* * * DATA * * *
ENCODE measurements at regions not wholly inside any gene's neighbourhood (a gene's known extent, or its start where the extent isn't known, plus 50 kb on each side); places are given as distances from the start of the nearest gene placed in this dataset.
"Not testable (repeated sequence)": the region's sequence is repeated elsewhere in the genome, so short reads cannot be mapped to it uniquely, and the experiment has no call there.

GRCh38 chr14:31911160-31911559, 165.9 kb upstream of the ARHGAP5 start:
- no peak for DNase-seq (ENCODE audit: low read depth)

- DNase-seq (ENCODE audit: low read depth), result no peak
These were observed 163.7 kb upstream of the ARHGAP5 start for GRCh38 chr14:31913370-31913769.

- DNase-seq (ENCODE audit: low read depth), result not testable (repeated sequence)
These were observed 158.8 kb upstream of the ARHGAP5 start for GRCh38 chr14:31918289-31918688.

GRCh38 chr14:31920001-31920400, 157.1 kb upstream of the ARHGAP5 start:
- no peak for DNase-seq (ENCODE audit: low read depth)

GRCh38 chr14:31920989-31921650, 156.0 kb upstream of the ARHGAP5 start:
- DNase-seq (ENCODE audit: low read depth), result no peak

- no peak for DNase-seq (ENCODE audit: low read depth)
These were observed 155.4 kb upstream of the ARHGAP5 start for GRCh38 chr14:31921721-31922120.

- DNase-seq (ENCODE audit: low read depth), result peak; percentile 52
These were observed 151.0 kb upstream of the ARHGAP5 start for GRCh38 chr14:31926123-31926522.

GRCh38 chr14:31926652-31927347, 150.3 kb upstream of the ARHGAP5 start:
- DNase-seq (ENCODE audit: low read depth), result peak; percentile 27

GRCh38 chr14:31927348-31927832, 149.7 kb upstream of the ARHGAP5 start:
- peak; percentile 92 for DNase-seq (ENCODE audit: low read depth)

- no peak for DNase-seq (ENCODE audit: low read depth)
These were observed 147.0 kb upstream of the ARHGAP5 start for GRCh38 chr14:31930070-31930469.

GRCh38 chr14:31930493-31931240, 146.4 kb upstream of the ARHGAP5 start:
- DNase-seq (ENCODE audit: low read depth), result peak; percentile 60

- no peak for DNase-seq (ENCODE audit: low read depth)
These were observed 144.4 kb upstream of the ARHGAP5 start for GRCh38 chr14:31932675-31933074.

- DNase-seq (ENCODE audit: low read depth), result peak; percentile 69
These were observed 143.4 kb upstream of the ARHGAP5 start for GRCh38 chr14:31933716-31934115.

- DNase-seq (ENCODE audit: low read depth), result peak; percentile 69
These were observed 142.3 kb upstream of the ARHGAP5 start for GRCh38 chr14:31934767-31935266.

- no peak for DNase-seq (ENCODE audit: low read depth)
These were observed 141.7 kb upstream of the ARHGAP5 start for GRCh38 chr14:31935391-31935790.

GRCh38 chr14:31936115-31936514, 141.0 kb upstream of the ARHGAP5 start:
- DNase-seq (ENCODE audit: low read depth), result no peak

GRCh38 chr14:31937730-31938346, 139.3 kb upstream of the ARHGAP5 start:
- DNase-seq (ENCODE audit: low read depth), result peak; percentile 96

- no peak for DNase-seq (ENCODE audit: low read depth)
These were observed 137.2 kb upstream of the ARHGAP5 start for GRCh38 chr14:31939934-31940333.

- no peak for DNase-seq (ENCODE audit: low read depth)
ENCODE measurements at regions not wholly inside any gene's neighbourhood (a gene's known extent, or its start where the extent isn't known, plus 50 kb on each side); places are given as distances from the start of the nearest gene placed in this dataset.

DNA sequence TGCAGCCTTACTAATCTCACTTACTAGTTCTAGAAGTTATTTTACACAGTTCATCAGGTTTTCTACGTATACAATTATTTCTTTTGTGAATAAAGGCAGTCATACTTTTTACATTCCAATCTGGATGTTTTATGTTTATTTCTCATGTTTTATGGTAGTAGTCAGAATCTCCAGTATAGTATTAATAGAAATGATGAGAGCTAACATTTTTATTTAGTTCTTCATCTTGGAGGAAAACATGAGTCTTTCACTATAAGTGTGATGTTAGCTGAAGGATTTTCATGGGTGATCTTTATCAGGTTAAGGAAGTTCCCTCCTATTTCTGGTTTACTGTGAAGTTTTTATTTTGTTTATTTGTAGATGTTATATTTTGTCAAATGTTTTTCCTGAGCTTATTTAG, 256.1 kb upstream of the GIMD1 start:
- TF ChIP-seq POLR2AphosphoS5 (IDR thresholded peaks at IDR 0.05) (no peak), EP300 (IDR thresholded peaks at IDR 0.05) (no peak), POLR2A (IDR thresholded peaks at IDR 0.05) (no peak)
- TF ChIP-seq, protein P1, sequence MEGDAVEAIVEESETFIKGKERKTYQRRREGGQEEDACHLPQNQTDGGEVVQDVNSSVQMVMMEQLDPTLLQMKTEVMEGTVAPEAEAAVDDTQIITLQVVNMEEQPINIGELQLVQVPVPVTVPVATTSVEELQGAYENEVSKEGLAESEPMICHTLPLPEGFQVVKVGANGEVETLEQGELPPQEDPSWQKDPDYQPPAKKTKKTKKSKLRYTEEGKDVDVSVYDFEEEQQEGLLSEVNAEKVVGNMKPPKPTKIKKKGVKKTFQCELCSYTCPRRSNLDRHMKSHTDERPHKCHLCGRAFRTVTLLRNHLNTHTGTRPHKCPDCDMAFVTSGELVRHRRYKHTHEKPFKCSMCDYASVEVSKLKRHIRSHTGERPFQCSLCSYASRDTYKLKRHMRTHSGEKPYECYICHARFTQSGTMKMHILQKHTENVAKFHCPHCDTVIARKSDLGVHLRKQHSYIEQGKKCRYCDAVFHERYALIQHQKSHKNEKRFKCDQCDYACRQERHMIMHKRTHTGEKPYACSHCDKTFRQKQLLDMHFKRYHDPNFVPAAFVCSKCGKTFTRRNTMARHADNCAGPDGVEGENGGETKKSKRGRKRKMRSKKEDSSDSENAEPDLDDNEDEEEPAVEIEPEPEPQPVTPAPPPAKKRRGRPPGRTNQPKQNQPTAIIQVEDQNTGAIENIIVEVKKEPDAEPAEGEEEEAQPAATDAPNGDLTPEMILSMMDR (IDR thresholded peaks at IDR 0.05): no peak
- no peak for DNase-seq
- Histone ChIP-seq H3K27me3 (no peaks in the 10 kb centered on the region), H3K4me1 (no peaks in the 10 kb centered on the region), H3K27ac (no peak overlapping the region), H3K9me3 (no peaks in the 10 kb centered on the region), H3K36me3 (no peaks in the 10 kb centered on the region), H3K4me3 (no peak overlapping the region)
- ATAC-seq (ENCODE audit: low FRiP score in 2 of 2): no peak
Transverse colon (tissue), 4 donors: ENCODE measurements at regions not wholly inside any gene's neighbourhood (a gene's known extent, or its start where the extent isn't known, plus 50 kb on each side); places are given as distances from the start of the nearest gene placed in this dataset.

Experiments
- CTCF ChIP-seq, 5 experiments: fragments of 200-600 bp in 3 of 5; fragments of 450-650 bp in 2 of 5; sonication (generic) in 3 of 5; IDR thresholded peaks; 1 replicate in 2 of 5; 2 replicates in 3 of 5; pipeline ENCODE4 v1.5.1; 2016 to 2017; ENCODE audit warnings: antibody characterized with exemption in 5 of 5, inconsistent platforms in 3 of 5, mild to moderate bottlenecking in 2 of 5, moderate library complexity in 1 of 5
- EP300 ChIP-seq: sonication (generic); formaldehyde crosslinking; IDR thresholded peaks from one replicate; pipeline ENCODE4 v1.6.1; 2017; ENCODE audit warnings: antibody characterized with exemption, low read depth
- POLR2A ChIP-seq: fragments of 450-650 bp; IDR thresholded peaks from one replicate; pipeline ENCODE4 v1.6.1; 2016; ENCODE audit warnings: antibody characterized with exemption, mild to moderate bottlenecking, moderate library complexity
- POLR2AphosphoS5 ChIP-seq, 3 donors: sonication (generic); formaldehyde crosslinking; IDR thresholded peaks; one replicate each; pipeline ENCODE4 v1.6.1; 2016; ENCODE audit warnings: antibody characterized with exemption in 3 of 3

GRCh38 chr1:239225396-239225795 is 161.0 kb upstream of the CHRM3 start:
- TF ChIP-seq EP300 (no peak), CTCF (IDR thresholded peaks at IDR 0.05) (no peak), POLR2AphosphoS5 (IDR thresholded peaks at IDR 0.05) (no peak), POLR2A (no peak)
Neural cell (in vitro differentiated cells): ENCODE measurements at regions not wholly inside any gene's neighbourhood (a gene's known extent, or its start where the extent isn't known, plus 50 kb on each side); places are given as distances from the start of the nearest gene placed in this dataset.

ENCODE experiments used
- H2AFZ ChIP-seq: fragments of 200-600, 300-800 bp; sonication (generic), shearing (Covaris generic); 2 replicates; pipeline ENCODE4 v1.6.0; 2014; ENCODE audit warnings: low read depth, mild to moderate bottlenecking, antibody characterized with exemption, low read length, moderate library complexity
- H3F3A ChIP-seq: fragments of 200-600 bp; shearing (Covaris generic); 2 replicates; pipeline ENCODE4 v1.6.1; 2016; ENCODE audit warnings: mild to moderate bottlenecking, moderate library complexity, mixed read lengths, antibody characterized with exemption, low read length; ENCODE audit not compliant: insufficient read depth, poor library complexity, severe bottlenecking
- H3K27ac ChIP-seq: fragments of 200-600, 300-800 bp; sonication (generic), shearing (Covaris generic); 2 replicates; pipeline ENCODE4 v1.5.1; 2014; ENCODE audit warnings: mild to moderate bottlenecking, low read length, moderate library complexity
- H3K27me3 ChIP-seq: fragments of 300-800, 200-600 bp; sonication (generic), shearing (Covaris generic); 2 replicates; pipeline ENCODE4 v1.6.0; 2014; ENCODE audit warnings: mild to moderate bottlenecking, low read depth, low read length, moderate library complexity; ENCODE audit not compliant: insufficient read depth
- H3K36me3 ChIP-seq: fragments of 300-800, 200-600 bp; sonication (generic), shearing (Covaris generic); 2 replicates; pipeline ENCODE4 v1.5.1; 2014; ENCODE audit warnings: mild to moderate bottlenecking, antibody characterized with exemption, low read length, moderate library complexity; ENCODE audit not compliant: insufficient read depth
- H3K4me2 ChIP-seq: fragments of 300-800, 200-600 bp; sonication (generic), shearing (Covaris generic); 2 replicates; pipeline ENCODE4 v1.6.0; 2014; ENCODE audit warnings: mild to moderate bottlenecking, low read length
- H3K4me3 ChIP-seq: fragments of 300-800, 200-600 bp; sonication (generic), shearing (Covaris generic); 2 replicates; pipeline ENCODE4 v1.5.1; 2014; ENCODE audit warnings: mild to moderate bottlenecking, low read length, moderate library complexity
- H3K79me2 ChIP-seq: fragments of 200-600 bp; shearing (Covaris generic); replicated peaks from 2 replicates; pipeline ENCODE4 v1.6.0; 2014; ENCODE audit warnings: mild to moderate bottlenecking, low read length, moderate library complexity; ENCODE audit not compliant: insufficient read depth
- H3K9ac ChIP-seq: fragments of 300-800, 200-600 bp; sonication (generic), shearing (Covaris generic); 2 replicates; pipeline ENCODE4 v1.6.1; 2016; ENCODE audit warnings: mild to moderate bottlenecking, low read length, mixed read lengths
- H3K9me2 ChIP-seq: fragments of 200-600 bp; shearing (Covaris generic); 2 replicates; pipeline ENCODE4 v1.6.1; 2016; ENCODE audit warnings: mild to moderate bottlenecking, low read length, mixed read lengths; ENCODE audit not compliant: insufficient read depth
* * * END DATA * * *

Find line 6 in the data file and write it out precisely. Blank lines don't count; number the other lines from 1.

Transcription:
These were observed 163.7 kb upstream of the ARHGAP5 start for GRCh38 chr14:31913370-31913769.